It stands to reason that, when we have whittled things down to a few proven paths for our projects, we’ll get things done more efficiently. That’s not to say the journey isn’t without its bumps, but it is easier to see the light at the end of the tunnel.

We’ve talked about how a system such as WordPress can get things off to a faster start, but the same can be said of the various frameworks out there. Choose a well-established UI package, for example, and you’ll have a proven set of key elements that make up a website’s interface. It’s then a matter of customizing or extending these items to fit our needs.

Likewise, a JavaScript framework can often simplify the process of building an application or applying special effects. Their built-in functionality again means that there is no need to reinvent the wheel.

And the tools we use also play a part. Modern apps such as Figma and Sketch allow us to create a functioning UI and more easily transfer it to HTML and CSS. In fact, we can use them to build entire design systems that will serve us well throughout a project’s entire lifespan.

A woman using a laptop computer.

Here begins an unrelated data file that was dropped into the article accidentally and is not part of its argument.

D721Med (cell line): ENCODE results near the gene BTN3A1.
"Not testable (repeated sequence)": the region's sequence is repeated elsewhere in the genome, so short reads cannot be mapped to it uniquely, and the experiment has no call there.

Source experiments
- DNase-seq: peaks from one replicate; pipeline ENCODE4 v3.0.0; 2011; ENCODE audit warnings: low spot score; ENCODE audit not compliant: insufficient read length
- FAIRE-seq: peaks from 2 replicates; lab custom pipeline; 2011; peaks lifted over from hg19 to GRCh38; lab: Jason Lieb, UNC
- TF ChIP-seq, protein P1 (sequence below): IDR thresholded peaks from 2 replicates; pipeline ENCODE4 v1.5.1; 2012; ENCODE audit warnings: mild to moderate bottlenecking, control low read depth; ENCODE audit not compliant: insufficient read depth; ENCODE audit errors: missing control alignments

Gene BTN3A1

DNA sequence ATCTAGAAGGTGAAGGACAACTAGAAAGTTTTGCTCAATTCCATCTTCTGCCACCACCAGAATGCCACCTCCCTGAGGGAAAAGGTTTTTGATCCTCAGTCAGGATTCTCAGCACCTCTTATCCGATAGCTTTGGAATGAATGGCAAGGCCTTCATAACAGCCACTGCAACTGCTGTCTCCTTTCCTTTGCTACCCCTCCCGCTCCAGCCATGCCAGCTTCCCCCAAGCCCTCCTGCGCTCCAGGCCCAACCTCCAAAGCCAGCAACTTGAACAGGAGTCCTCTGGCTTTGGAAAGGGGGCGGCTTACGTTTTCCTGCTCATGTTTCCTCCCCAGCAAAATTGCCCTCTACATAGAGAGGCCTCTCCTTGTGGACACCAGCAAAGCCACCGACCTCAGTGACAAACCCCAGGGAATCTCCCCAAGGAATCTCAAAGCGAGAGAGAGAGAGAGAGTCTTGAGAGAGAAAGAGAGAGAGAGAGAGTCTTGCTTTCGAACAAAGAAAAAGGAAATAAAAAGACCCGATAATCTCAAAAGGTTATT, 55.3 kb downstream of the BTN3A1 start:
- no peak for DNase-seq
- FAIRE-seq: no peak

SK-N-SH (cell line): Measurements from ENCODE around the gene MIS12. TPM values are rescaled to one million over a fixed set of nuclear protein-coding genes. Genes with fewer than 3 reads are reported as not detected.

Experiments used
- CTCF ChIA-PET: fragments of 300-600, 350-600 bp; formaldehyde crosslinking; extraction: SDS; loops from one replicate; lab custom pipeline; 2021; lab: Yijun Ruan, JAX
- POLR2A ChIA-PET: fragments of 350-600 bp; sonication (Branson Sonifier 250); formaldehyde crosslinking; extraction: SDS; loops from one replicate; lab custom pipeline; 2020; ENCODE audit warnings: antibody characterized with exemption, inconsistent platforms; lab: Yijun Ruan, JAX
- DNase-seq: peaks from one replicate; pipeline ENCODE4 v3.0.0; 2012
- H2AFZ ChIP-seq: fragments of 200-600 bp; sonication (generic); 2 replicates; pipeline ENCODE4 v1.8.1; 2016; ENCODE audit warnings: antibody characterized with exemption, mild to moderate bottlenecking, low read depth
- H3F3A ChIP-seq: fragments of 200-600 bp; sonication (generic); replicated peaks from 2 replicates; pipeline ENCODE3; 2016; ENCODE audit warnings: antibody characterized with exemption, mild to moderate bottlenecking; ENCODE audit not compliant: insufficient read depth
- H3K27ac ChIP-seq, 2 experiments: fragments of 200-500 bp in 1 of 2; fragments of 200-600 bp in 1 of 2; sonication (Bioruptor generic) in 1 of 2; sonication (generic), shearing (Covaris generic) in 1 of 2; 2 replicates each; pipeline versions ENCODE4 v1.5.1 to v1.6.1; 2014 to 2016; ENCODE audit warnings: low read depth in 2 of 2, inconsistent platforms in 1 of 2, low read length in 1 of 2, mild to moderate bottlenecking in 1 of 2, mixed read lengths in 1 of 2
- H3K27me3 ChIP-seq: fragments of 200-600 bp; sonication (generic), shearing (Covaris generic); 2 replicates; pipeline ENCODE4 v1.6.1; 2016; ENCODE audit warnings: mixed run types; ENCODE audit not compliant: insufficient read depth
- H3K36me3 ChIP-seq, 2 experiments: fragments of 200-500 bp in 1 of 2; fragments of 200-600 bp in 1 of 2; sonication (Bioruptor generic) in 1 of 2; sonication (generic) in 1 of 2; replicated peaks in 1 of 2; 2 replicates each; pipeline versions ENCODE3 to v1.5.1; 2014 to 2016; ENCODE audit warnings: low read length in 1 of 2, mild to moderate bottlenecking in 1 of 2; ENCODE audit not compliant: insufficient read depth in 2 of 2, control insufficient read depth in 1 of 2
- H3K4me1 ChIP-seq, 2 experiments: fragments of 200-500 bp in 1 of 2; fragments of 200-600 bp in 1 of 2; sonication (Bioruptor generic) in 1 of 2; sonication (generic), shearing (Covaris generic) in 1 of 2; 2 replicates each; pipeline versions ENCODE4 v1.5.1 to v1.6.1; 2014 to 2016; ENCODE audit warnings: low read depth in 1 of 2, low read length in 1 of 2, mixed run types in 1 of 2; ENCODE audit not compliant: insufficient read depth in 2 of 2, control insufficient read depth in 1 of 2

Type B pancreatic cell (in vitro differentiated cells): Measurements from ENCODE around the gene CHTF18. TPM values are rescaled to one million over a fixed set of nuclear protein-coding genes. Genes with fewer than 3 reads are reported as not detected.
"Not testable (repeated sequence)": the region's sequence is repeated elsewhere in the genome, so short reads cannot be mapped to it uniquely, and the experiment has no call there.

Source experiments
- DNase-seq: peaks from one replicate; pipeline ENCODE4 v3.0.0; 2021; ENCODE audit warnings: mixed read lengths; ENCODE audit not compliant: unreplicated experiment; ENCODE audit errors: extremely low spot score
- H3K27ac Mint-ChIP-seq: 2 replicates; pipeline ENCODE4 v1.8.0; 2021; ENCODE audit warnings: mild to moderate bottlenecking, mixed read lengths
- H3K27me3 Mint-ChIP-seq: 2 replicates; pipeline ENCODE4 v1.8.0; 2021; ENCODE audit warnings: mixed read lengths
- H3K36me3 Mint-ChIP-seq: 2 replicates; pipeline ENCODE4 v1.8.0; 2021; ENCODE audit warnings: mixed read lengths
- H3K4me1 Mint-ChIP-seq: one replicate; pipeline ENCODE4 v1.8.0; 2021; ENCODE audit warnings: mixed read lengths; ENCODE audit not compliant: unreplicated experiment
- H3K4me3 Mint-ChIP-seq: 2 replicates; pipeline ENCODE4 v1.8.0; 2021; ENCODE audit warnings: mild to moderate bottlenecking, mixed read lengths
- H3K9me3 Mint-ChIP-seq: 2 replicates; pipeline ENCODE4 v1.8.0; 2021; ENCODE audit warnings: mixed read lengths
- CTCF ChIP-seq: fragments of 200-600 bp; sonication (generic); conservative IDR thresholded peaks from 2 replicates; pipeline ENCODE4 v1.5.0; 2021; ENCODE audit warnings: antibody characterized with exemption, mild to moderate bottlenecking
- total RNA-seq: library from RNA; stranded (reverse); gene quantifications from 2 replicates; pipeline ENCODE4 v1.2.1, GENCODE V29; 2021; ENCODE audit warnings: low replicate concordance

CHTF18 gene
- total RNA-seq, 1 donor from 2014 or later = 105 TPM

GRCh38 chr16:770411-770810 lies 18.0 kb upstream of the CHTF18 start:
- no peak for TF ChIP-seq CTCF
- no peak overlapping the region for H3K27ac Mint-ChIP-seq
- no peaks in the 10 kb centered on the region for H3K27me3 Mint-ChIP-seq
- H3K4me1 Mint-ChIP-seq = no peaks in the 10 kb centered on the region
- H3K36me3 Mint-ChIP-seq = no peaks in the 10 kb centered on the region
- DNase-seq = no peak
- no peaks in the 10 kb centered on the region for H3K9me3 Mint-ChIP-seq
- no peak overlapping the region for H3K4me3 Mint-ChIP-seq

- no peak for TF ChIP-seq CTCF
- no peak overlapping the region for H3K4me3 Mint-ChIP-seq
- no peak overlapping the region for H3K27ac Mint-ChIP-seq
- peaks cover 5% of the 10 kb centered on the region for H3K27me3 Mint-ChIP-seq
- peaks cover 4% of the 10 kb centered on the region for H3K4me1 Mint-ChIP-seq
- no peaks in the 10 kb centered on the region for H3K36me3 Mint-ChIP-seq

A Natural Evolution

Over the past two decades, the web has transformed from its bespoke Wild West roots to something that more closely resembles a consumer marketplace. This is the result of both a lot of experimentation on the part of developers and the emergence of corporate influencers such as Google, Facebook and Automattic.

While we can argue about how much influence corporations should have over the industry, it would be hard to say that innovation has slowed down. However, much of the new ideas come in the form of how to tie in with or improve existing platforms and tools.

In that sense, we’re not seeing anyone try to become the next Google as much as developing new ways to make better use of its tools.

This all makes it a good time to be a web designer. We no longer spend hours wondering just how we’re going to accomplish something because we have better resources at our disposal. That means we can focus instead on perfecting the experience and simply getting things done.